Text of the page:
Augustine gives an argument (City of God Book V chapter IX, among other places) that I've always had little patience with. Here is R.W. Dyson's translation of the City of God occurrence of it:
Moreover, even if a certain order of causes does exist in the mind of God, it does not follow that nothing is left to the free choice of our will. For our wills are themselves included in the order of the causes which is certain to God and contained within his foreknowledge. For the wills of men are causes of the deeds of men, and so He Who has foreseen the causes of all things cannot have been ignorant of our wills among those causes, since he foresaw them to be the causes of our deeds.
The reason I find such reasoning frustrating is because it comes across as if Augustine is trying to respond to the foreknowledge problem by saying that God foreknows our free choices, and if God knows our free choices, and God can't know something false, then they must be true. So foreknowdge of free choices actually establishes them as free rather than undermining it. The problem with such an argument is that it's question-begging. The opponent of foreknowledge will insist that God can't foreknow a free choice. So the very assumption of the argument is what the argument is trying to prove.
As I re-read the sections of City of God that I taught this semester in Dyson's translation (now that I've finally managed to get a copy), it occurred to me that Augustine might actually be doing something different in this text, something much less problematic. It looks to me as if what he's saying is that, even if there is this order of causes leading up to our wills, that's compatible with our choices being free, and then he gives a reason. The reason is that our wills are the causes of our actions. God's foreseeing of what we choose is God's foreseeing of our causing our actions. It's not God foreseeing our freedom that makes freedom compatible with foreknowledge, as the bad argument above has it. It's that God's foreseeing our freedom is God's foreseeing our own causing of our actions. Such causing is what explains our freedom.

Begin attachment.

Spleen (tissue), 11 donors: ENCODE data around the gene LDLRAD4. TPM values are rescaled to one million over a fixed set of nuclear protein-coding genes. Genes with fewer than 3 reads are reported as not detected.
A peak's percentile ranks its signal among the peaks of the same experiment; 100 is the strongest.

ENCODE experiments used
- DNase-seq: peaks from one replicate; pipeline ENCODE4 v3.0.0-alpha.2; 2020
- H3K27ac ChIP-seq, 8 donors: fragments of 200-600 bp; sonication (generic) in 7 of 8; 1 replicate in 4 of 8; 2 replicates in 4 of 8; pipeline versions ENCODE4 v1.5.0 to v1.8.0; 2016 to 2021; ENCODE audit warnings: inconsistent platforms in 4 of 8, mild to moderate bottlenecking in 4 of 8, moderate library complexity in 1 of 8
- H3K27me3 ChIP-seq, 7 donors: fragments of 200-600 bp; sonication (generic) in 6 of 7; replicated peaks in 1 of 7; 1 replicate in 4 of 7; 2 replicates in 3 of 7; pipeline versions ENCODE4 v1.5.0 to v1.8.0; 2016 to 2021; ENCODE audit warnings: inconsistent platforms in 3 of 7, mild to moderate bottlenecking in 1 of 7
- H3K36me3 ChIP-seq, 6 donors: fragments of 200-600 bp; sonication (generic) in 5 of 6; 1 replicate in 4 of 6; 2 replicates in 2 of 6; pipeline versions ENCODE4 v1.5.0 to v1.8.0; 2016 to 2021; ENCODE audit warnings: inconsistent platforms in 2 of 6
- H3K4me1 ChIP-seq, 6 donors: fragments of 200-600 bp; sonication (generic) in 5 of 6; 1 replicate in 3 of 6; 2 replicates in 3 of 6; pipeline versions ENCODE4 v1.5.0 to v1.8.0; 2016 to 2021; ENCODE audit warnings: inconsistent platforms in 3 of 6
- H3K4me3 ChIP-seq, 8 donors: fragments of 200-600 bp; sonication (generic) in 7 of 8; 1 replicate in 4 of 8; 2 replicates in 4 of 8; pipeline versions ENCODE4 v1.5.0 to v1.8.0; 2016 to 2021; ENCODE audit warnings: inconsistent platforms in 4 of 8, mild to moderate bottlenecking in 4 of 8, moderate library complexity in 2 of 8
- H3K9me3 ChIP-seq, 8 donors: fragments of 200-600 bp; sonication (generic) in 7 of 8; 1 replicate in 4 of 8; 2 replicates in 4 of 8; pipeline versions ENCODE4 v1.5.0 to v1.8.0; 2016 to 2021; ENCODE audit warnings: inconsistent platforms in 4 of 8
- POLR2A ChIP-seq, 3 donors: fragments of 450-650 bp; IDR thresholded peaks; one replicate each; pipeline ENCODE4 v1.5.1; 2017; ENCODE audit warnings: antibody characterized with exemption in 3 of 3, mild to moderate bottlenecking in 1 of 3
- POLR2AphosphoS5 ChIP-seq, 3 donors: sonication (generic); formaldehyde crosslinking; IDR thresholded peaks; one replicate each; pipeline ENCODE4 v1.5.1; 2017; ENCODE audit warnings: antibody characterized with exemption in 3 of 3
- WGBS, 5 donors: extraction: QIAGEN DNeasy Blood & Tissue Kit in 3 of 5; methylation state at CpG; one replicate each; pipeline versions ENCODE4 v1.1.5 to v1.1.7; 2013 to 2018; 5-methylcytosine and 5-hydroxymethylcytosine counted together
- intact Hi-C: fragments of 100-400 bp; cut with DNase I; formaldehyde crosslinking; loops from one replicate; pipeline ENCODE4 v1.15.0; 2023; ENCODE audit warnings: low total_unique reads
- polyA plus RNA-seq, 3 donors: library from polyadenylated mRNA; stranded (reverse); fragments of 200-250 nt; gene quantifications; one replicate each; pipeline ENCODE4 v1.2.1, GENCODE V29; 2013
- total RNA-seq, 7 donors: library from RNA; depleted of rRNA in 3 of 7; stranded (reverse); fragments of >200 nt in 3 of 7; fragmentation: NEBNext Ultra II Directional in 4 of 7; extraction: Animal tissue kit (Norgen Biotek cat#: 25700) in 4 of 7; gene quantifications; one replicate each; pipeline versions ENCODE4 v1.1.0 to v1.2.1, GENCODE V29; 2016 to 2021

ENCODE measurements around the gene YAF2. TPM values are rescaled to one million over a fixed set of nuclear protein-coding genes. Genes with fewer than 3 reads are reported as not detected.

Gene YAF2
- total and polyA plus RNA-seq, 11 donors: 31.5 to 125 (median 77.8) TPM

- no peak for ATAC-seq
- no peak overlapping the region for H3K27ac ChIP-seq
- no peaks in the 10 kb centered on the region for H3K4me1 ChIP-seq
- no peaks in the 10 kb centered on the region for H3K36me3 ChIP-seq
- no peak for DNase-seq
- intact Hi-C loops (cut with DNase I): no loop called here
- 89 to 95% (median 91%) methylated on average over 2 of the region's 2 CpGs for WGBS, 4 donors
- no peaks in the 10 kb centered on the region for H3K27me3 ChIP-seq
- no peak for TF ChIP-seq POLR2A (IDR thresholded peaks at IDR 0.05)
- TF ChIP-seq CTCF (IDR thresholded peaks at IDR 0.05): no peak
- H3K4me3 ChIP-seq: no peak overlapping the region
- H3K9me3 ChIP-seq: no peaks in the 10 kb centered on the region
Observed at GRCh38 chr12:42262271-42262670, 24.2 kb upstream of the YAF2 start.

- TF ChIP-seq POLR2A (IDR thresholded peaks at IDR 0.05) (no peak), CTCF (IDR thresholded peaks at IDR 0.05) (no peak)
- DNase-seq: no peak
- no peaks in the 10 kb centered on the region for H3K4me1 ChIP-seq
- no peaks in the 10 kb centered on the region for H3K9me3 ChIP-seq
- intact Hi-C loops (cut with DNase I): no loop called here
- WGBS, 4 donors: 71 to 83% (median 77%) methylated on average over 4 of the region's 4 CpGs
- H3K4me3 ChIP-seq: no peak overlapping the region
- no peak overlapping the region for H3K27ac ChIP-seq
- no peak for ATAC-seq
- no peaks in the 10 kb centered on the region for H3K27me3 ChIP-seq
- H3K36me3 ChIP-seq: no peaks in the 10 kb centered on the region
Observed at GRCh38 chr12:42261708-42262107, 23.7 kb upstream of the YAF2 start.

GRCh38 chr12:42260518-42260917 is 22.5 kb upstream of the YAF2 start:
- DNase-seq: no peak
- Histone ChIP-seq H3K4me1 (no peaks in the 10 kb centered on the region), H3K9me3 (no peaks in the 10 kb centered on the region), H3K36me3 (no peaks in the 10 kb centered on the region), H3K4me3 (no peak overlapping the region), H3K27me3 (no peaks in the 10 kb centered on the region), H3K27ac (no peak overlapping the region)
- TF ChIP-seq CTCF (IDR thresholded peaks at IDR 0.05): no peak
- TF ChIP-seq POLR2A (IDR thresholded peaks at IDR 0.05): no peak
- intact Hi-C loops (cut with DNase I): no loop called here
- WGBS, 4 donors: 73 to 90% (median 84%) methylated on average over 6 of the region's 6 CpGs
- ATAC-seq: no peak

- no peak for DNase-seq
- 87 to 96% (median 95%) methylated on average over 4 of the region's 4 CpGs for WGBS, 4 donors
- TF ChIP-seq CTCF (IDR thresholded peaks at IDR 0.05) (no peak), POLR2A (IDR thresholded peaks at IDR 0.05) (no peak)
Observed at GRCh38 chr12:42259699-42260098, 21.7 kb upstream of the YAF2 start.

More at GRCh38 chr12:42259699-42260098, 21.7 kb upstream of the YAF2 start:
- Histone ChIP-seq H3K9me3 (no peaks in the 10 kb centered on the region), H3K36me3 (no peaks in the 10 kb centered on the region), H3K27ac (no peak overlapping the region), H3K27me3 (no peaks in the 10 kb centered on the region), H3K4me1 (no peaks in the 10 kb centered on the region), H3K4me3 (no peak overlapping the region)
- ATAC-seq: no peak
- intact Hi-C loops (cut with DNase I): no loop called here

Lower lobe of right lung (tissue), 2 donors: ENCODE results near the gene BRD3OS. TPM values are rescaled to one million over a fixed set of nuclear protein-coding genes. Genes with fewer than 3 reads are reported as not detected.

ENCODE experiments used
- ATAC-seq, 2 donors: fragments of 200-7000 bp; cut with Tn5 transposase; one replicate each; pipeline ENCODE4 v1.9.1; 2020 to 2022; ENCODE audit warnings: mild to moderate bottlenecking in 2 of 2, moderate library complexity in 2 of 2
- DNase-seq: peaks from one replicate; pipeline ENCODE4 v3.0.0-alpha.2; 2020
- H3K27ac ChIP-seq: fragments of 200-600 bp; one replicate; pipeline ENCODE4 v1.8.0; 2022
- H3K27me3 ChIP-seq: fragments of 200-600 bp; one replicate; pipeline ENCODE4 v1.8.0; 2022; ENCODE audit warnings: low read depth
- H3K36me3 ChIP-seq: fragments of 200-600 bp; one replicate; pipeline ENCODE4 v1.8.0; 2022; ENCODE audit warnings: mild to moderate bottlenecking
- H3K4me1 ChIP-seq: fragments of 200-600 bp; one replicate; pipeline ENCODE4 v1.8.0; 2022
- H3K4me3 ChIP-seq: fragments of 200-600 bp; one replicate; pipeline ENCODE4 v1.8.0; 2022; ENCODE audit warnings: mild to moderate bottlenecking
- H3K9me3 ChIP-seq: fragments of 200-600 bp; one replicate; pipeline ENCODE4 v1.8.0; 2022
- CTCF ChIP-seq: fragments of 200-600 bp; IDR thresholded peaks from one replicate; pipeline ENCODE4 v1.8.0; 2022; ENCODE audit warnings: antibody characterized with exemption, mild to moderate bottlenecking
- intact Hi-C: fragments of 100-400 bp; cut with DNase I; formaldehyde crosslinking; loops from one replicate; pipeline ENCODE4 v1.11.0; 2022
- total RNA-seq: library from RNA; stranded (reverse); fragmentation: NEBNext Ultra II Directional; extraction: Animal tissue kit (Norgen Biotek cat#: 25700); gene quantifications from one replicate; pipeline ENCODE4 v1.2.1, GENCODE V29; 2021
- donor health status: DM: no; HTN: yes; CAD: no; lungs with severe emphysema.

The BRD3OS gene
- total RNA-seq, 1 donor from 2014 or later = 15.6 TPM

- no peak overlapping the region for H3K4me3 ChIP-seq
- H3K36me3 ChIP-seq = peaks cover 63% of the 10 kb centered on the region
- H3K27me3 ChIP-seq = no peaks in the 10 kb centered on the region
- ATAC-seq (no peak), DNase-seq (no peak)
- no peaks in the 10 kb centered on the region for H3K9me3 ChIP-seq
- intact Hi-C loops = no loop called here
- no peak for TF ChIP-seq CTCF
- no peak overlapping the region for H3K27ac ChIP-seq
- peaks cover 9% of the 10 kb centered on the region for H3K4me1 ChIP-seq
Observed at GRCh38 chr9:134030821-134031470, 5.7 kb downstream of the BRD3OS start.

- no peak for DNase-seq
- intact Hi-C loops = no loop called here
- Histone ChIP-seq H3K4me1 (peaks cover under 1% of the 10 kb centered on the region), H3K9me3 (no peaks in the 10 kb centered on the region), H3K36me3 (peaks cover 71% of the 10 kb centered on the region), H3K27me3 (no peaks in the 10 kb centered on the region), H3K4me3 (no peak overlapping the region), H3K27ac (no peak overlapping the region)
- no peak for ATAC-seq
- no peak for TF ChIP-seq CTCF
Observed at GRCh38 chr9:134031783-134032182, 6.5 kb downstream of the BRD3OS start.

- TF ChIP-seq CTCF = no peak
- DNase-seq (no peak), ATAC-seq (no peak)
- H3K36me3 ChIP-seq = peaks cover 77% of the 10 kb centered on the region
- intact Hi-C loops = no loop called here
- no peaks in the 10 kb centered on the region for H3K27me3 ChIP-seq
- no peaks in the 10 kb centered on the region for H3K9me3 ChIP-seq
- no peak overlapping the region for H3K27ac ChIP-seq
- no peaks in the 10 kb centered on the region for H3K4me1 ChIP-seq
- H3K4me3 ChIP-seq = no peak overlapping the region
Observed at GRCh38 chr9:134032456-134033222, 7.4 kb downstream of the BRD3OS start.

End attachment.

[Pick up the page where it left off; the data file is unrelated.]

Thus Augustine is making the Stoic point that our choices do happen even if there are causes of them that God can see ahead of time, and it's that they happen as choices that makes them free. Augustine does later distinguish his view from the Stoic position, but at this point he seems to be giving basically the same argument they give for compatibilism about being caused to do something and being free in doing it.
[Completely as an aside, what is going on with Dyson's capitalization in that passage? He capitalizes not just the personal pronoun but even the relative pronoun when it refers to God, but then he leaves even the personal pronoun in lower case in the very net clause. It's almost as bad as some Bible translations when trying to deal with psalms that don't clearly refer to just a messanic figure who thus to a Christian refers to Christ.]